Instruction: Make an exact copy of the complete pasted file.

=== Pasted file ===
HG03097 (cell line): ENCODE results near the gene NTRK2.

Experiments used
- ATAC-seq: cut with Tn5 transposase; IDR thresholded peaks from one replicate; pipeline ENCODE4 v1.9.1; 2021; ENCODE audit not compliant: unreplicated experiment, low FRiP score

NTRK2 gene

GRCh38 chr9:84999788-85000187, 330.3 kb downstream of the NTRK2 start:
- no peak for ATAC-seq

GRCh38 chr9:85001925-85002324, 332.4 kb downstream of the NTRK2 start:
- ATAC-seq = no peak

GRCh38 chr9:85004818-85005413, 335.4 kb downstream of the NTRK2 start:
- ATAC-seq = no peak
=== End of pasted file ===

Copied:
HG03097 (cell line): ENCODE results near the gene NTRK2.

Experiments used
- ATAC-seq: cut with Tn5 transposase; IDR thresholded peaks from one replicate; pipeline ENCODE4 v1.9.1; 2021; ENCODE audit not compliant: unreplicated experiment, low FRiP score

NTRK2 gene

GRCh38 chr9:84999788-85000187, 330.3 kb downstream of the NTRK2 start:
- no peak for ATAC-seq

GRCh38 chr9:85001925-85002324, 332.4 kb downstream of the NTRK2 start:
- ATAC-seq = no peak

GRCh38 chr9:85004818-85005413, 335.4 kb downstream of the NTRK2 start:
- ATAC-seq = no peak